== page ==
Most desk fans I have come across have three speeds: Full Speed, Almost Full Speed, and Off – useless if you want just a gentle air movement, and far too noisy if you are trying to get to sleep (in your bedroom of course, not at your work desk!). The squirrel cage induction motors they use have switches to two or more windings – and possibly a capacitor – to reduce the drive current. But unless the drive frequency is also reduced, the torque and speed stability are poor, so minimal speed reduction is usually available on these fans. Using a triac to provide phase control of the voltage works poorly for the same reason, with the speed very sensitive to the triac firing phase angle and fan load, and has a tendency to stall.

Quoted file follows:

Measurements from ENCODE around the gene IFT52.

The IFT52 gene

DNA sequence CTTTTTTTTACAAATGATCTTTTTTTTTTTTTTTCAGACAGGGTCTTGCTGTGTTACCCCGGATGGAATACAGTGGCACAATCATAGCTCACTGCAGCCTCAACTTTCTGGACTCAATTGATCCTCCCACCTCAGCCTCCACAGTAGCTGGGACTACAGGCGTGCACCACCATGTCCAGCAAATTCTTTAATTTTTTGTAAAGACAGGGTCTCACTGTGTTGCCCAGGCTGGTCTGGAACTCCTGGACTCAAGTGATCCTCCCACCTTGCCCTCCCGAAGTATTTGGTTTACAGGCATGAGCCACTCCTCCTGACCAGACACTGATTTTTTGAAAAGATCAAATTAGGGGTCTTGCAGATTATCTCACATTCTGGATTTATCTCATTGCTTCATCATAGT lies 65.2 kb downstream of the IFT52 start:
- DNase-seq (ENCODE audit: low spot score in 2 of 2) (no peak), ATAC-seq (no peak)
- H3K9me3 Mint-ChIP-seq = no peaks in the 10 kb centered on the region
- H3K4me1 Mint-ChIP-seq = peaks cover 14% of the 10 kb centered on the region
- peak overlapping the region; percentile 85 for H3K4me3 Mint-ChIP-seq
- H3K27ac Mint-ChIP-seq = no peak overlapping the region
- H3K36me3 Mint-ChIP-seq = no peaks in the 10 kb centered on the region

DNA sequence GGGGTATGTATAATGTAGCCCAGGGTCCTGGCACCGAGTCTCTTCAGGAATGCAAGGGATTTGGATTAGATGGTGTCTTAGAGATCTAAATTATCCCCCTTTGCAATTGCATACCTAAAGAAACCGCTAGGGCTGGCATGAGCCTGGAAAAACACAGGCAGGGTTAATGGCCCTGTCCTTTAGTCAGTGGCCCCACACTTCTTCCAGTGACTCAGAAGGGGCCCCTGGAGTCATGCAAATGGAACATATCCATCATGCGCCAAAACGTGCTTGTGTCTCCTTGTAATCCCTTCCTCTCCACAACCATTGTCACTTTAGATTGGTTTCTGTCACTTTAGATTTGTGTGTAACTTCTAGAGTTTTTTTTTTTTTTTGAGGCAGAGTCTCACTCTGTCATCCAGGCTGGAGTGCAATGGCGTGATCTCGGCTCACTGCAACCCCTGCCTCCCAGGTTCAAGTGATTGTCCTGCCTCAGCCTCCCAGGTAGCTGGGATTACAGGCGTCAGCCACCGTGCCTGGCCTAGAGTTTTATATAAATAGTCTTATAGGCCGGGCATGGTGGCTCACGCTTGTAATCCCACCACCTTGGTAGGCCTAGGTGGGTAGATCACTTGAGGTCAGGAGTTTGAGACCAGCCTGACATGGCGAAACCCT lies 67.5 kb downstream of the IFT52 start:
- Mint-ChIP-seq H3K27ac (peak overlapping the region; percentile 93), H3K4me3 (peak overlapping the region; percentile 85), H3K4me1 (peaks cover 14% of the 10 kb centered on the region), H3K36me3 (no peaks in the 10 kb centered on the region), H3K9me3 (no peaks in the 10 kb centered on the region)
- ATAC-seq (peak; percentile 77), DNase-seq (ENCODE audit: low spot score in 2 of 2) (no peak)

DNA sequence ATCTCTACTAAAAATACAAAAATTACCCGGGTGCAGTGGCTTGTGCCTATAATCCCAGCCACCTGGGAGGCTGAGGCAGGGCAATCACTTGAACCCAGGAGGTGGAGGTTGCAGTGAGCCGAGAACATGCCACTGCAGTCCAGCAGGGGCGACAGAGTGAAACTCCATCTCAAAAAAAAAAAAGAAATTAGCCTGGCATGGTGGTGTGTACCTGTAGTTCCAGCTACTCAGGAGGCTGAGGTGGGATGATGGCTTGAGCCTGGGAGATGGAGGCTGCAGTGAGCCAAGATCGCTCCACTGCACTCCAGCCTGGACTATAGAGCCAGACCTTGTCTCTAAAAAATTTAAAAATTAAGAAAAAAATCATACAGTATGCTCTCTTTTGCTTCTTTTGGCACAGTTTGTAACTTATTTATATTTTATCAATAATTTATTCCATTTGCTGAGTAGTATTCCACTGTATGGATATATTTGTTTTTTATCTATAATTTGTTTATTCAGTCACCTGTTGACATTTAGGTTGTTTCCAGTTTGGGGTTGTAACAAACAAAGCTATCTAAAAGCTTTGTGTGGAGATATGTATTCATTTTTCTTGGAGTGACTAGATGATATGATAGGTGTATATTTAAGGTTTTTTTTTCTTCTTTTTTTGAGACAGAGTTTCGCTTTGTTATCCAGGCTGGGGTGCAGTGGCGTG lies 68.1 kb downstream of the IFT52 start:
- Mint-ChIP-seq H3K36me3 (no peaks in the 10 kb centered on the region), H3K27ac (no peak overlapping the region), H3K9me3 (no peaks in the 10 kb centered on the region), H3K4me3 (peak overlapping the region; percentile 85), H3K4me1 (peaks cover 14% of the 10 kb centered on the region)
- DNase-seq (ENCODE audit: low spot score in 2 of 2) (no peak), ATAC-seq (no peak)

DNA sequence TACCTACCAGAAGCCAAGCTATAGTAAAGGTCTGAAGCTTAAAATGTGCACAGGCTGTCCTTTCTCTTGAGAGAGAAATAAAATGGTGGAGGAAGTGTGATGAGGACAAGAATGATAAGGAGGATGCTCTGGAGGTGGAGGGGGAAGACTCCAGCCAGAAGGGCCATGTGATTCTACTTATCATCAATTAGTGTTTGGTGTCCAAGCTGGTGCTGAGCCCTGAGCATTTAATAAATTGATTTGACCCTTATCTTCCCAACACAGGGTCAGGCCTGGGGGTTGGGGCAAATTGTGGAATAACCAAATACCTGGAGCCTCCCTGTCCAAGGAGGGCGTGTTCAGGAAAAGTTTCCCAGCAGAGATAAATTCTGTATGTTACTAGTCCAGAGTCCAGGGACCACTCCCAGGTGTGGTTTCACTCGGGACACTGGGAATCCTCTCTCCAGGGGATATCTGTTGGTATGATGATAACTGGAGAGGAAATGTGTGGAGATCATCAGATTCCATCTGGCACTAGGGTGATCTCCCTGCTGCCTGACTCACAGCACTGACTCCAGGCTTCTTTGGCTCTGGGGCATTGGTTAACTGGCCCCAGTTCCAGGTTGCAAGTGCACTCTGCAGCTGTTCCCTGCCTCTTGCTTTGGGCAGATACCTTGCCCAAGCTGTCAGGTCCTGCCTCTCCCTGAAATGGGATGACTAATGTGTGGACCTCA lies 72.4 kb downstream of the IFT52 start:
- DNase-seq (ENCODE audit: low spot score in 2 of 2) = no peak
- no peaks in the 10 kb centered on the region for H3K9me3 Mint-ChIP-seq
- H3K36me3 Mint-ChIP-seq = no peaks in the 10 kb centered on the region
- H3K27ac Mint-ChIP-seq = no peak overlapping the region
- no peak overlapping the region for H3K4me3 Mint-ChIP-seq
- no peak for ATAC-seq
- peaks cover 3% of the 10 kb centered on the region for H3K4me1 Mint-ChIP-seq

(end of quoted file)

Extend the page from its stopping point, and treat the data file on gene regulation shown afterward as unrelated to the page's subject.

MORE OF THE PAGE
Far better speed stability is obtained by lowering the drive frequency from the standard 50Hz (or 60Hz). The main problem is how to do this without spending more than the fan itself cost! The Design Idea shown in Figure 1 achieves this for a few dollars by using a triac to allow only every third half-cycle of the AC mains voltage through to the motor, as shown inFigure 2.
Although not a continuous sine wave, the fundamental frequency can be seen to be 1/3 of the original mains frequency (60ms per complete cycle rather than 20ms), and it drives the motor with smooth impulses of regular spacing and opposite polarity, which keep the motor’s internal magnetic field, and hence the rotor, rotating nicely. The result is stable fan operation at a nice low speed which is very much quieter. The usual fan speed control switch settings now have little effect, as the lower drive frequency is the dominant influence on speed.
For more detail: Sleep easy with this desk fan speed reducer